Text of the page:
Getting her act together

From this point on, the "fish out of water" sequences take front and center of the scenes outside of the courtroom.  There are various scenes that just cause you to roll up in ball laughing hysterically.  At one point (off screen), Lisa tries to hustle a local in a game of pool, but the local stiffs her on the bet.  Vinny confronts the yokel and a fantastically funny argument ensues with Vinny using his lawyer's lingo and expertise to argue the case of whether they should get the money or Vinny should just beat the local up and then get the money.

Also a great source of humor is the various sleeping arrangements that the two have to make because they find themselves in hotels which are, variously, located next to a) a plant that sounds a loud whistle to call the workers to work, b) a pig farm, or c) a railroad track that blows its horn and rattles dishes off the nightstand.  Even if it is hard to believe that any of the hotels would be located in such inopportune locations, it is still funny to watch.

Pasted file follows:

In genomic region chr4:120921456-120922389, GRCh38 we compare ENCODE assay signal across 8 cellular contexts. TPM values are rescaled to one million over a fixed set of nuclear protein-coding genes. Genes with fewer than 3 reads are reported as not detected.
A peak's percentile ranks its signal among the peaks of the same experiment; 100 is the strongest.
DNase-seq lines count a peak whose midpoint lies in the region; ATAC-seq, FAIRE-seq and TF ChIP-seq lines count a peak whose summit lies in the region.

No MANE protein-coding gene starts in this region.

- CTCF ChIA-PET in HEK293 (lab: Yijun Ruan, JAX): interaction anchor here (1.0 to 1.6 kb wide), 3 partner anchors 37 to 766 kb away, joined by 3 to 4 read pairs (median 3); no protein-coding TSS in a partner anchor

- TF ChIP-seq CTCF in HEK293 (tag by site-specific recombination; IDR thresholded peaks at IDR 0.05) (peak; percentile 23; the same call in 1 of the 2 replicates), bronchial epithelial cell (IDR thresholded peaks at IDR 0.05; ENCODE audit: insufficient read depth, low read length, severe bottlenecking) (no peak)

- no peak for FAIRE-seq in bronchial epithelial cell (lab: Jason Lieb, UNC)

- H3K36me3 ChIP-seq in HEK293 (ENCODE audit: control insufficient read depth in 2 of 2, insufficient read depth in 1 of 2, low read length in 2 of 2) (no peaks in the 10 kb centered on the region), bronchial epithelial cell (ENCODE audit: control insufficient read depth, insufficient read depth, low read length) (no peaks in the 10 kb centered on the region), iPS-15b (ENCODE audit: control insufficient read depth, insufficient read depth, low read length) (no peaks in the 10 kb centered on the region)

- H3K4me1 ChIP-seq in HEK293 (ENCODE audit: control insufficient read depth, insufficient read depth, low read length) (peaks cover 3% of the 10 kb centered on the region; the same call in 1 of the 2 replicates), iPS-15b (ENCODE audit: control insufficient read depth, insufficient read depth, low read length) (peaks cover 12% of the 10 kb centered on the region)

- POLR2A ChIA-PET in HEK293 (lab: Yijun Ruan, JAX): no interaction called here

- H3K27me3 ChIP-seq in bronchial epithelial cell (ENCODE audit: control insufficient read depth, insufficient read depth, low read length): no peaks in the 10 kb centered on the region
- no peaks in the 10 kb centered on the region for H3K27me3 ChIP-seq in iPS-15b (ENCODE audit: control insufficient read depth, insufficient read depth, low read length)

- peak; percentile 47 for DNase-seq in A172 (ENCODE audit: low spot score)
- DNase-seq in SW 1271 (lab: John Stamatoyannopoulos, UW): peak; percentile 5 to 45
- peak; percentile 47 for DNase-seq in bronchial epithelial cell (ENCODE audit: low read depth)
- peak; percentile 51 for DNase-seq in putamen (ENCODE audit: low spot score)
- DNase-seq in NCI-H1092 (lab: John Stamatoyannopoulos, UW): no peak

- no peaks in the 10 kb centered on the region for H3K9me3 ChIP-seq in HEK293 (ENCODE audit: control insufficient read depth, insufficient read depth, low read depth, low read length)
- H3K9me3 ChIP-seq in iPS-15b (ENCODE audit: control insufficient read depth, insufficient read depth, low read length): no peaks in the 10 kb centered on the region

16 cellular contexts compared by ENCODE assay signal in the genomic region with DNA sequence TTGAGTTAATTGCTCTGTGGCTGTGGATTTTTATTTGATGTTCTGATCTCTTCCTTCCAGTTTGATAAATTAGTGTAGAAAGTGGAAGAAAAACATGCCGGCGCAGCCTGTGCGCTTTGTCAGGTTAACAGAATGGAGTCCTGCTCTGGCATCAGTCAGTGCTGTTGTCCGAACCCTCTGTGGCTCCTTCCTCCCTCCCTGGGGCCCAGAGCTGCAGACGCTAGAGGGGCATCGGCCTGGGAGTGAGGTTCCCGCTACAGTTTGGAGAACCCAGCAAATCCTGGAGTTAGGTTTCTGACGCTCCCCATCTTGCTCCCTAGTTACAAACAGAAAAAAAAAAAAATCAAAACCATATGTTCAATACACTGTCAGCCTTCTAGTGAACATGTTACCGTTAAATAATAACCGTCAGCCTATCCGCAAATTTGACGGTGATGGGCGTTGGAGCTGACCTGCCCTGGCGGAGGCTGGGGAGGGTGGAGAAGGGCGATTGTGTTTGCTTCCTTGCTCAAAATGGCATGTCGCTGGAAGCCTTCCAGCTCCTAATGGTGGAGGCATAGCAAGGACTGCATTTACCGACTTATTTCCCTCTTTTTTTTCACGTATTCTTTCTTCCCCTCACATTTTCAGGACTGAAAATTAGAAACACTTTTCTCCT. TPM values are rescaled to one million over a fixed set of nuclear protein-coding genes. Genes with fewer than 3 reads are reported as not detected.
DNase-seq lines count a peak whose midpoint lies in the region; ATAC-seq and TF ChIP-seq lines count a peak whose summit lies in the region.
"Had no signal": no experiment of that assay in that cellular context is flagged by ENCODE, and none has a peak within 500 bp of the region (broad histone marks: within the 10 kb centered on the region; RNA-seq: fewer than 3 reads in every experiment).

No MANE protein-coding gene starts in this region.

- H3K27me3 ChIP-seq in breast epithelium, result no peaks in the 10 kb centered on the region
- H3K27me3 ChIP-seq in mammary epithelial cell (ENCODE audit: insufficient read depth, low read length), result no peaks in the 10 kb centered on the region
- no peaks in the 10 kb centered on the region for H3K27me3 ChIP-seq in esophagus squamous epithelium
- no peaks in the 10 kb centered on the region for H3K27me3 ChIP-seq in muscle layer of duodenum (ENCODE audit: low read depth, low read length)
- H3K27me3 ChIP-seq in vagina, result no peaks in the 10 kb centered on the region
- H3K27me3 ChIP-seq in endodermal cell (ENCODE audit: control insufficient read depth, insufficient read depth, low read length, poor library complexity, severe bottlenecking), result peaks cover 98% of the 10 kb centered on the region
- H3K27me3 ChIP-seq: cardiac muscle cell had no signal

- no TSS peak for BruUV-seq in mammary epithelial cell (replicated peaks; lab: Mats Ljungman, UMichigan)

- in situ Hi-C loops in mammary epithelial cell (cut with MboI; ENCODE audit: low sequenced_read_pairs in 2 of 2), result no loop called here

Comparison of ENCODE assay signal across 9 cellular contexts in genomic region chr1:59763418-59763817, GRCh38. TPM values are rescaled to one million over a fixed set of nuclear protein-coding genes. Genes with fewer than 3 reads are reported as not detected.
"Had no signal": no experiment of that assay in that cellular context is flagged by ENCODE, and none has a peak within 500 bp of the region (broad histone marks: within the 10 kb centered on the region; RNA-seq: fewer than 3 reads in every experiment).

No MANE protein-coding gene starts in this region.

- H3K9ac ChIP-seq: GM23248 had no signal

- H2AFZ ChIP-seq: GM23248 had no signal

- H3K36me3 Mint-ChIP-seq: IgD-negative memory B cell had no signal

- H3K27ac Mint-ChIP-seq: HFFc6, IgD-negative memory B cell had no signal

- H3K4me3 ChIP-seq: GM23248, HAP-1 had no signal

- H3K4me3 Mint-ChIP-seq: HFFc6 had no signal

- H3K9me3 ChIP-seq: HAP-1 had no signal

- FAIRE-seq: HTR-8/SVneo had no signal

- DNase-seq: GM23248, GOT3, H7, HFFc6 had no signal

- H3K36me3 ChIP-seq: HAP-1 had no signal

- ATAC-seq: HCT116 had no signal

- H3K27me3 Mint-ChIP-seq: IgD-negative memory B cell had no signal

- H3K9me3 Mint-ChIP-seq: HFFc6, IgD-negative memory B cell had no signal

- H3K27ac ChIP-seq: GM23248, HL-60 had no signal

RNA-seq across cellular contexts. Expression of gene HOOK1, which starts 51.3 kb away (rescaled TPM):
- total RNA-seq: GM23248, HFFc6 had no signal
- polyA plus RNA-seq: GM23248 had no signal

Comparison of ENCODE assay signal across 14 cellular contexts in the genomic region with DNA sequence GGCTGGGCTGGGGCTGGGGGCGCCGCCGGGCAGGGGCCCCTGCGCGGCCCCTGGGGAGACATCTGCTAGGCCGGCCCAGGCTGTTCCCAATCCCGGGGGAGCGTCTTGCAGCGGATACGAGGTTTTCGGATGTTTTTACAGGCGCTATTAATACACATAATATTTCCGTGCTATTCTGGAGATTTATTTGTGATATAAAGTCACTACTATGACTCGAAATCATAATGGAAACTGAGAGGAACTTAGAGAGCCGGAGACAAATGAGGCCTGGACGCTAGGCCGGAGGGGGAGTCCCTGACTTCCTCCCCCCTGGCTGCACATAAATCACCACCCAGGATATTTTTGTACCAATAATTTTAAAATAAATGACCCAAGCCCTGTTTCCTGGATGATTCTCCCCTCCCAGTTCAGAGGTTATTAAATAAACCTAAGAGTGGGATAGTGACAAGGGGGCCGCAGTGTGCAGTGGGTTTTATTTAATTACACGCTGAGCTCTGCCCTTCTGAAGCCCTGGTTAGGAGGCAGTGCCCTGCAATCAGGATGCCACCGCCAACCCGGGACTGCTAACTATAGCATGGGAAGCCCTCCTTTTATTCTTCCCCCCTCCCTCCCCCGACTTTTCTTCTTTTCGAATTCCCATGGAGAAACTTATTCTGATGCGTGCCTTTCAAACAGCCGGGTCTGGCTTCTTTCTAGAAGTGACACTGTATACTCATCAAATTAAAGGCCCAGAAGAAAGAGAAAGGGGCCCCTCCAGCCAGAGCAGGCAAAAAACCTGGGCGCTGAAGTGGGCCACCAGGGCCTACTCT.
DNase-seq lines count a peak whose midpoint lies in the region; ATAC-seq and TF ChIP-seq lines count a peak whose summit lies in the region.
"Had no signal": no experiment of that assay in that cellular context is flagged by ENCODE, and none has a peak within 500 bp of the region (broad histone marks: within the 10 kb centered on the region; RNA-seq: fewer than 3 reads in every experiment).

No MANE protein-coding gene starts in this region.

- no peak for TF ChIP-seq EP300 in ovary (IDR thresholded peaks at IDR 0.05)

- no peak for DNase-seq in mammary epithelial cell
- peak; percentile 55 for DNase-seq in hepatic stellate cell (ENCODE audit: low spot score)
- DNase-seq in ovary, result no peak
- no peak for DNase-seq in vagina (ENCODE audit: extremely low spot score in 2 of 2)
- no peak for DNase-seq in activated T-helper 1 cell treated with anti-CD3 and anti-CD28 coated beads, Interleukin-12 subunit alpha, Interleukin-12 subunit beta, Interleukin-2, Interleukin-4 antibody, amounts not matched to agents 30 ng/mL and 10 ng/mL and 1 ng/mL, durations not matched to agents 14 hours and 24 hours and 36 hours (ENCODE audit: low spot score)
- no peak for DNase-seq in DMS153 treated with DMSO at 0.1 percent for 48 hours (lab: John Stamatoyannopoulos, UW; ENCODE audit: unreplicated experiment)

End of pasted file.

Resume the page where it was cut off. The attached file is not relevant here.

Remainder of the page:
Vinny's main nemesis in the courtroom is Judge Chamberlain Haller (Fred Gwynne in his last role).  Judge Haller does not like Vinny's comportment or his oafish manner, and is constantly trying to find out who Vinny really his and what his courtroom experience really is.  Vinny, for his part, tries to keep ther judge at bay by pretending that he is somebody he is not.  On equal levels of humor are the various attempts by Vinny to conform to the judge's opinions on how to dress for his courtroom appearances.

Here come de judge!